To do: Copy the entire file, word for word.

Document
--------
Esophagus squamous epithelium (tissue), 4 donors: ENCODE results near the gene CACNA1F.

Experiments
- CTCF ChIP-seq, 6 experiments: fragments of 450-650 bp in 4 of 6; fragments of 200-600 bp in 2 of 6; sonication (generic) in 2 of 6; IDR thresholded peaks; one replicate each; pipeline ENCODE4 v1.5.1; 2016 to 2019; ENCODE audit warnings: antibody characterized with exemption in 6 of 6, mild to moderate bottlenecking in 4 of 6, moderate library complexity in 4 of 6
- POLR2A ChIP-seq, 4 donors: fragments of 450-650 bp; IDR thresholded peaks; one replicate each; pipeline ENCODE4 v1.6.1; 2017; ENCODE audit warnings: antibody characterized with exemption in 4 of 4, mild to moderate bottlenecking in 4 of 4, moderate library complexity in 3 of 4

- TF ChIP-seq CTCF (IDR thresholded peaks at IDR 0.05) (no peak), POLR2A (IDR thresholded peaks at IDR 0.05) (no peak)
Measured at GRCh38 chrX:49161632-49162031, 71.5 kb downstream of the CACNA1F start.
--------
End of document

Esophagus squamous epithelium (tissue), 4 donors: ENCODE results near the gene CACNA1F.

Experiments
- CTCF ChIP-seq, 6 experiments: fragments of 450-650 bp in 4 of 6; fragments of 200-600 bp in 2 of 6; sonication (generic) in 2 of 6; IDR thresholded peaks; one replicate each; pipeline ENCODE4 v1.5.1; 2016 to 2019; ENCODE audit warnings: antibody characterized with exemption in 6 of 6, mild to moderate bottlenecking in 4 of 6, moderate library complexity in 4 of 6
- POLR2A ChIP-seq, 4 donors: fragments of 450-650 bp; IDR thresholded peaks; one replicate each; pipeline ENCODE4 v1.6.1; 2017; ENCODE audit warnings: antibody characterized with exemption in 4 of 4, mild to moderate bottlenecking in 4 of 4, moderate library complexity in 3 of 4

- TF ChIP-seq CTCF (IDR thresholded peaks at IDR 0.05) (no peak), POLR2A (IDR thresholded peaks at IDR 0.05) (no peak)
Measured at GRCh38 chrX:49161632-49162031, 71.5 kb downstream of the CACNA1F start.